}
		return isPrime;
	}
}

console.log (primeNumberDetector ('13a'));
console.log (primeNumberDetector ('13'));
console.log (primeNumberDetector (13.1));
console.log (primeNumberDetector (-13));
console.log (primeNumberDetector (13));
console.log (primeNumberDetector (25));
console.log (primeNumberDetector (24));

#18

My entry for the intermediate challenge. The primeNumberPrinter primarily just parses the string into single, double, and triple character substrings and pushes any prime numbers found into the result array. I re-used the primeNumberDetector function from the basic challenge and it is here that the “heavy lifting” is done.

The only modification to primeNumberDetector was in the first logic check. I modified the if statement to return false rather than a string.

Shout out to @tomegz for the string I used to test for a triple digit prime.

https://repl.it/Idgt/6

function primeNumberDetector (n){
	
	// Tests to make sure n is an integer greater than 0
	if (isNaN(n) || parseInt(n) != n || n < 0)
		return false;
	
	else {
		var isPrime = true;
		
		// Checks if n is 2 or 3
		if (n == 2 || n == 3){
			// No action needed, brackets used for readability
		}
		
		// Checks if n is even and sets isPrime to false
		else if (n % 2 === 0)
			isPrime = false;
		
		else
			// Checks if n is divisible by odd numbers less than its square root
			for (var i = 3, j = parseInt(Math.sqrt(n)); i <= j; i = i+2){
				if (n % i === 0){
					isPrime = false;
					break;
				}
			}
		return isPrime;
	}
}

function primeNumberPrinter (s){
	var j = 0;
	result = [];
	
	// Iterates through the string looking at single, double, and triple
	// character combinations. Tests each to see if it is a prime number.
	// If it is, it pushes it to the result array.
	for (var i = 0; i < s.length; i++){
		if (primeNumberDetector(s[i]) && s[i] != 1)
			result.push(Number(s[i]));
	
		// Boundry test that i+1 position is within the limit of the string.
		// As substring method is used to parse the string, endpoint is set to i+2
		if (i + 1 < s.length){
			j = i + 2;
			var twoDigit = s.substring(i,j);
			twoDigit = Number(twoDigit);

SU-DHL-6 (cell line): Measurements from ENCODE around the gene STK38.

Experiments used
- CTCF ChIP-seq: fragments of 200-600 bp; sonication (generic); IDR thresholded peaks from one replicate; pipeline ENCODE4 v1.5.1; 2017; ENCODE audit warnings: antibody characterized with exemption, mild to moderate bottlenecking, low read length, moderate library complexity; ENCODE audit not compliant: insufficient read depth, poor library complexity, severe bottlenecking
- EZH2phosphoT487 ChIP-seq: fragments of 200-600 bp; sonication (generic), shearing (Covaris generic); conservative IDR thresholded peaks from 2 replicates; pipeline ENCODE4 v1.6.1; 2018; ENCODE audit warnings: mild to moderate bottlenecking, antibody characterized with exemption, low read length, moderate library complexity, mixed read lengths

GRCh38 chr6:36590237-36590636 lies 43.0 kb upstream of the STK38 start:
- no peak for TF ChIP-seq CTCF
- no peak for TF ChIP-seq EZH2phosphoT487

if (primeNumberDetector(twoDigit))
				result.push(twoDigit);
			
			// Subsequent boundry test that i+2 position is within the limit of
			// the string. As substring method is used to parse the string, 
			// endpoint is set to i+3
			if (i + 2 < s.length){
				j = i + 3;
				var tripDigit = s.substring(i,j)
				tripDigit = Number(tripDigit);
				if (primeNumberDetector(tripDigit))
					result.push(tripDigit);
			}
		}
	}
	return result;
}

console.log (primeNumberPrinter ('abc2134kd31'));
console.log (primeNumberPrinter ('abc2137kd31'));

#19

Thank you Daniel. I've edited my contribution now.

Tim


#20

Ok, here is my basic challenge. I try to eliminate as many as possible before actually looping through numbers and testing them. As far as I can tell, you only need to test up to the square root of the number before it becomes impossible that any number afterward could possibly divide evenly into the number.

https://repl.it/Ie3f/0


#21

I am one of the mods involved in the testing and rating process.

The answer is no, you should not make any assumptions towards the length of the digits chains. We can only assure you that in all tests we use strings containing numbers that can be evaluated using built-in types. For example, in Java, you can assume that all digits chain after casting to integer will be less than Integer.MAX_VALUE.


#22

I now know that I should have not imposed restrictions in the number of digits, but I had already started working on this solution for the Intermediate difficulty before doing so. Because I don't think I'll have time to complete the "correct" solution before the deadline I thought I would at least post this, so maybe I could get some criticism on this way of solving the problem regarding 3-digit or less numbers.

https://repl.it/IebN/7